I suspect we will see one more move made at forward to free enough cap space to resign and carry players. At a rough guess, Stuart and Boychuck will come in at a total near six million as a high, and just over four million as a low. If we go with the lower number and assume Hall or Sequin’s cap hit is 3 million, that leaves only 2 million to play with. Two million in cap space with five roster spots left to fill is not going to work.  If Savard is moved that gives the Bruins much more latitude to both sign players before the season, and potentially bring back a solid player immediately but will most likely mean a salary coming back. Krejci going might mean a pick and a prospect coming back without a salary, and gives some wiggle room in the cap.


Assuming the Boston Bruins really are actively shopping the Ottawa native, there are probably a finite number of teams he’d be willing to go to who might want him in return. It’s a safe bet that the Pens, Wings, and Flyers aren’t holding open any spots on their dance card for him. The Oilers, Panthers, Stars, Lightning are all out for a number of reasons. It’s highly doubtful the Bruins would be willing to trade him within the division unless they could get more goal scoring help on wing, or possibly more leadership.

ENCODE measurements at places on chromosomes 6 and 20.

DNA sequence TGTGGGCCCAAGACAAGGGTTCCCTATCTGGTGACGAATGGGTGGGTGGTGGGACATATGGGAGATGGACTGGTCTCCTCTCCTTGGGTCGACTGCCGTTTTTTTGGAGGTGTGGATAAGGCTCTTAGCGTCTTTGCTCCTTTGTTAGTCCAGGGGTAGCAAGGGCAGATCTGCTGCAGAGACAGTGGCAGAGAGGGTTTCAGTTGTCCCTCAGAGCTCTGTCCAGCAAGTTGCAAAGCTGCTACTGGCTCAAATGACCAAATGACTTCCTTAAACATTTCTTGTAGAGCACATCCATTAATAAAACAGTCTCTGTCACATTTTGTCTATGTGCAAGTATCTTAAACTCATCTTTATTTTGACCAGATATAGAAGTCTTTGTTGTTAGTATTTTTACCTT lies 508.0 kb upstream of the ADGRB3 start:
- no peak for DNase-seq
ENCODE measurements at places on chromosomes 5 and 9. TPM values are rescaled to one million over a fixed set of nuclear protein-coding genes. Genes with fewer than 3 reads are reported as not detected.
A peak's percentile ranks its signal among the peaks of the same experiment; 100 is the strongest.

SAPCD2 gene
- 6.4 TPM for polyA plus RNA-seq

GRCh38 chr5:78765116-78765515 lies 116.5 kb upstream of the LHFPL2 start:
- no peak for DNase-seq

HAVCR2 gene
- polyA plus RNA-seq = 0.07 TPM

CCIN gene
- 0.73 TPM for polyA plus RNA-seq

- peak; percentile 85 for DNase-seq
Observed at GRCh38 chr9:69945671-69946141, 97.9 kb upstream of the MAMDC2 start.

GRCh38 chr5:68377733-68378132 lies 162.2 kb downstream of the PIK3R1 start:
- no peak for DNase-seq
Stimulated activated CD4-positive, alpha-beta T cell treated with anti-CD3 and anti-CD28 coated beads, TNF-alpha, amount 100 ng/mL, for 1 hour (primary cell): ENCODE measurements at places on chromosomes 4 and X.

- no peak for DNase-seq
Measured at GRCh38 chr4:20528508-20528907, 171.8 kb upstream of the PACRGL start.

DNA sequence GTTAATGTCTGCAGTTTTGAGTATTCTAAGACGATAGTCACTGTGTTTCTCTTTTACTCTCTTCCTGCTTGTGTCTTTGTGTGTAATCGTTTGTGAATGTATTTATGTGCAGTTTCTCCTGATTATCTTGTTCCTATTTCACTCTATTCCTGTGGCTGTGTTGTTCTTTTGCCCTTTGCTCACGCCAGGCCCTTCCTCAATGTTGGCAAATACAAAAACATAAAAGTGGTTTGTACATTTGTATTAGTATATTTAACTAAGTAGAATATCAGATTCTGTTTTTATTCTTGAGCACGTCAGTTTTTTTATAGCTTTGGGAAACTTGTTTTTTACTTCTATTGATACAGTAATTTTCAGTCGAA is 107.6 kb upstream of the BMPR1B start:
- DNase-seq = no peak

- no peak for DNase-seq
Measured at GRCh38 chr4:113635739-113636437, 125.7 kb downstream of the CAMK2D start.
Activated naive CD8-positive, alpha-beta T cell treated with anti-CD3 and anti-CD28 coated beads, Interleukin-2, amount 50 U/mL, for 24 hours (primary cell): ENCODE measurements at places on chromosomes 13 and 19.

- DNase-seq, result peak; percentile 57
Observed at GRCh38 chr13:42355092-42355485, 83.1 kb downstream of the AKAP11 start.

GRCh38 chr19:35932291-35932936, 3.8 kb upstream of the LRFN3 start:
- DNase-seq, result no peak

So let’s look at some places that might want Savard for the long haul.

Atlanta has the lures of familiarity with the city, and great weather. They also have a dynamic young roster without a great deal of depth at center. The team is far more balanced than it was when he left several years ago, and has one of the better defensive corps in the division.  They have the #8 pick as well which if Boston simply wishes to reload and get younger, larger and more aggressive as they’ve stated for years might be a great place to snatch Niederreiter or some other catch. On the negative side, the Thrashers have an ownership group that lacks cohesion, and is (perpetually) rumored to want to sell.  They are probably also a good defensive defenseman away from a playoff appearance.